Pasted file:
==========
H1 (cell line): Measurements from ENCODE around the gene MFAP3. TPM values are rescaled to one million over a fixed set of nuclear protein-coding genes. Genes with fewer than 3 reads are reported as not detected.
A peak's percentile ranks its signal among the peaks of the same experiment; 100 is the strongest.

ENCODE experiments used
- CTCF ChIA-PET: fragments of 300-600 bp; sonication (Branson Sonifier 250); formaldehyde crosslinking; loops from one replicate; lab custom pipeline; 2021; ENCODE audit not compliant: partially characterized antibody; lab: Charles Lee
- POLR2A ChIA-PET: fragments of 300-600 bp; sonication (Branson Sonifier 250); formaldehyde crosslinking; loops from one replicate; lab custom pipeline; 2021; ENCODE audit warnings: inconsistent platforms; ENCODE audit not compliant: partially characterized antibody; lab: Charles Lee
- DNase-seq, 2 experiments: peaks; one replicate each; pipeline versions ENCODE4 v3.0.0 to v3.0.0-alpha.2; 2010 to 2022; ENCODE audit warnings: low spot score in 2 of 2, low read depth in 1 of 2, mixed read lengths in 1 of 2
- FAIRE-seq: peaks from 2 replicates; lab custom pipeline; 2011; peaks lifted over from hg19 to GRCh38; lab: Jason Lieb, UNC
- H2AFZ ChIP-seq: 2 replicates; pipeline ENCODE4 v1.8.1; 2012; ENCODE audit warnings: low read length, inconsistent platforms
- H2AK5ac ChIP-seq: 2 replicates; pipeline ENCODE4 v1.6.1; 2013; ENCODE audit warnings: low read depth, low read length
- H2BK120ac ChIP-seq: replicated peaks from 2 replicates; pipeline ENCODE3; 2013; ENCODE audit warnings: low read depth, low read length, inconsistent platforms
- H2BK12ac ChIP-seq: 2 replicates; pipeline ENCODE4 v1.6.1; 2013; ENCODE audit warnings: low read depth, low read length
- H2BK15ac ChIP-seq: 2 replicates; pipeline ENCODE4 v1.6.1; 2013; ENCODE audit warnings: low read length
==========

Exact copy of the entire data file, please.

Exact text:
H1 (cell line): Measurements from ENCODE around the gene MFAP3. TPM values are rescaled to one million over a fixed set of nuclear protein-coding genes. Genes with fewer than 3 reads are reported as not detected.
A peak's percentile ranks its signal among the peaks of the same experiment; 100 is the strongest.

ENCODE experiments used
- CTCF ChIA-PET: fragments of 300-600 bp; sonication (Branson Sonifier 250); formaldehyde crosslinking; loops from one replicate; lab custom pipeline; 2021; ENCODE audit not compliant: partially characterized antibody; lab: Charles Lee
- POLR2A ChIA-PET: fragments of 300-600 bp; sonication (Branson Sonifier 250); formaldehyde crosslinking; loops from one replicate; lab custom pipeline; 2021; ENCODE audit warnings: inconsistent platforms; ENCODE audit not compliant: partially characterized antibody; lab: Charles Lee
- DNase-seq, 2 experiments: peaks; one replicate each; pipeline versions ENCODE4 v3.0.0 to v3.0.0-alpha.2; 2010 to 2022; ENCODE audit warnings: low spot score in 2 of 2, low read depth in 1 of 2, mixed read lengths in 1 of 2
- FAIRE-seq: peaks from 2 replicates; lab custom pipeline; 2011; peaks lifted over from hg19 to GRCh38; lab: Jason Lieb, UNC
- H2AFZ ChIP-seq: 2 replicates; pipeline ENCODE4 v1.8.1; 2012; ENCODE audit warnings: low read length, inconsistent platforms
- H2AK5ac ChIP-seq: 2 replicates; pipeline ENCODE4 v1.6.1; 2013; ENCODE audit warnings: low read depth, low read length
- H2BK120ac ChIP-seq: replicated peaks from 2 replicates; pipeline ENCODE3; 2013; ENCODE audit warnings: low read depth, low read length, inconsistent platforms
- H2BK12ac ChIP-seq: 2 replicates; pipeline ENCODE4 v1.6.1; 2013; ENCODE audit warnings: low read depth, low read length
- H2BK15ac ChIP-seq: 2 replicates; pipeline ENCODE4 v1.6.1; 2013; ENCODE audit warnings: low read length